Wednesday, September 21, 2011

The Theory of Pure Credit

As we saw yesterday, the most reasonable explanation of why the British government ignored William Thornton's proposal in A Plea for Peasant Proprietors in both 1848 and 1874 is that the authorities simply didn't understand the financing of new capital. They were stuck in what Louis Kelso and Mortimer Adler called the slavery of past savings. There was no consideration or even understanding of the principles of pure credit.

The basic theory of pure credit is simple. First, however, let's define what we mean by "pure credit": money created by extending credit based not on the present value of existing accumulations of savings, but on the present value of marketable goods and services to be produced in the future. The credit is "pure," that is, not dependent on what has been done in the past, only what can be done in the future. This is, in fact, how most money has been created throughout human history.

For thousands of years before the invention of currency, that is, "current money" of a uniform and standard value that circulates within an economy, money contracts existed. "Money contract" is, in fact, redundant. In a sense, all contracts are money, and all money is a contract, a promise to deliver something of value, a marketable good or service, thereby settling a debt.

A money contract is, technically, a "bill of exchange." Bills of exchange are further divided into mortgages and bills of exchange proper. A mortgage differs from a bill of exchange proper (which we shall refer to from here on simply as a "bill of exchange") in that a mortgage is backed by or represents the present value of an existing marketable good or service, while a bill of exchange is backed by the general creditworthiness of the issuer.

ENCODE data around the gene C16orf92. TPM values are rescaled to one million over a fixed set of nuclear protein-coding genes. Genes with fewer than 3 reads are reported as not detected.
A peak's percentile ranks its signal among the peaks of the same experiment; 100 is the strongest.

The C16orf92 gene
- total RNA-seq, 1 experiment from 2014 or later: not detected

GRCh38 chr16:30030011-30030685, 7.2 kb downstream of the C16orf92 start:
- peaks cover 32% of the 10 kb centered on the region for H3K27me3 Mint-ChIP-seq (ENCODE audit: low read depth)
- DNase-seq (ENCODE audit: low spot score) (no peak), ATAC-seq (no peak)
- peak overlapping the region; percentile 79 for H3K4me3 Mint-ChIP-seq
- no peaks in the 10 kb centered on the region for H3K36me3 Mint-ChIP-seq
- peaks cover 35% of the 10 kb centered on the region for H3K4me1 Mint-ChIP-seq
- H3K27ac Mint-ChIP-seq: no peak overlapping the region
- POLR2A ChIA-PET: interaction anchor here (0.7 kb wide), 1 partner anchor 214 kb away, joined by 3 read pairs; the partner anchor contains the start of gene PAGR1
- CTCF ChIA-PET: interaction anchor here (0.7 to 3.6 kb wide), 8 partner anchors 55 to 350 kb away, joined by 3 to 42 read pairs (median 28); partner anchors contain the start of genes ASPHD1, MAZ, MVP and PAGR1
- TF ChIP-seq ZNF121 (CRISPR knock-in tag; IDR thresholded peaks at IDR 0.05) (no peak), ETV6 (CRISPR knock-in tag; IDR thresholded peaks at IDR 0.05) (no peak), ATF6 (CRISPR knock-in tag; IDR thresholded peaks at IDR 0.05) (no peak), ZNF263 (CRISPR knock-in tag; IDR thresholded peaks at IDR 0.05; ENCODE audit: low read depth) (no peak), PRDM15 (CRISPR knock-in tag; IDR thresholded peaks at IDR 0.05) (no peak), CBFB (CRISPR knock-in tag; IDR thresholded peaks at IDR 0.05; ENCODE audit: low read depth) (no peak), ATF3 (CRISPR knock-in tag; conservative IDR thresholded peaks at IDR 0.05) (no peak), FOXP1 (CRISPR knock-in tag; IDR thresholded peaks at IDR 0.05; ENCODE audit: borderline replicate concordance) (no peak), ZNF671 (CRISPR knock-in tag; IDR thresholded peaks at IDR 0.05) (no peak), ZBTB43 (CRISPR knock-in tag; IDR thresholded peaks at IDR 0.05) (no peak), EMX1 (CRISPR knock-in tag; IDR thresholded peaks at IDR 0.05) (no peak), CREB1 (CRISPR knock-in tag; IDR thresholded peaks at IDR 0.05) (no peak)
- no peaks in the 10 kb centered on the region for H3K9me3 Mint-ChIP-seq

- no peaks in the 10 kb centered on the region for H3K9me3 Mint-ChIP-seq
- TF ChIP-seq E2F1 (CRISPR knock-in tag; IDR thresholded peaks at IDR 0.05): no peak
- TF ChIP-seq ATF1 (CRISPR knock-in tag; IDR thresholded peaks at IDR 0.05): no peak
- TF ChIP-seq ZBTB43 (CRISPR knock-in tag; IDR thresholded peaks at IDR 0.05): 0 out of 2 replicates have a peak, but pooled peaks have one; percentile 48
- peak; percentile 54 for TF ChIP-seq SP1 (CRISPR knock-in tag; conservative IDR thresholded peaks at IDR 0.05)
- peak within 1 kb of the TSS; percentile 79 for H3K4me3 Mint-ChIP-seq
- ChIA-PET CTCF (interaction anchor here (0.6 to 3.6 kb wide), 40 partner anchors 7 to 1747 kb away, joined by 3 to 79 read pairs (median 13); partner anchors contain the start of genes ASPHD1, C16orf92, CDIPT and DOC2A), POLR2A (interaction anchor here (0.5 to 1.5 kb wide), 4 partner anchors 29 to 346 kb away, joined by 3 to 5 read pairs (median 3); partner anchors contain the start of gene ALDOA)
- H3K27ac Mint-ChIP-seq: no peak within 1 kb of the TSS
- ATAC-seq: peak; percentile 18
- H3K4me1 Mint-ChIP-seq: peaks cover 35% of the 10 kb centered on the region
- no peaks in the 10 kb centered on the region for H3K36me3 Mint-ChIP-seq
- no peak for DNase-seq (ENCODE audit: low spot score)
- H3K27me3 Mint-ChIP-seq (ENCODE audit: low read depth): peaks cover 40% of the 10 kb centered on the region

Usually the issuer's creditworthiness is a measure of other people's faith that the issuer will deliver the stated value in marketable goods or services, or their equivalent, at some future date or on the occurrence of some event. Most simply put, a bill of exchange is backed by the present value of the future marketable goods and services that the issuer of the bill promises to deliver to the holder in due course of the contract.

Here we have to insert a complication. What we've just described is the way private sector bills of exchange work. Governments also issue bills of exchange, except that they call it "emitting" instead of "issuing" or "drawing," and a "bill of credit" instead of a "bill of exchange."

There's one more difference between a private sector-issued bill of exchange and a government-emitted bill of credit. As we said, a bill of exchange is backed by the issuer's creditworthiness, measured by the opinion that others have of the issuer's ability to deliver the promised marketable goods or services or the value thereof on maturity: the present value of the issuer's future stream of income or production out of which the issuer will make good on the promise conveyed by the bill of exchange.

A bill of credit is also backed by the issuer's creditworthiness. In the case of a bill of credit, however, the issuing government's creditworthiness is measured by the opinion that others have of the government's ability to collect taxes in the future in order to be able to make good on the promise conveyed by the bill of credit.

In other words, the issuer of a bill of exchange has to make good on it him- or herself. The issuer of a bill of credit — always a government; "bill of credit" is a specialized "constitutional" term — on the other hand, has to be able to tax what other people produce in order to make good on the promise. The emitter of a bill of credit is, in effect, making promises for other people to keep, and relying on its power to tax them to make good on those promises. If a government loses its power to tax, or if there is nothing to tax, then the bills of credit — and the currency backed by the bills of credit — become worthless.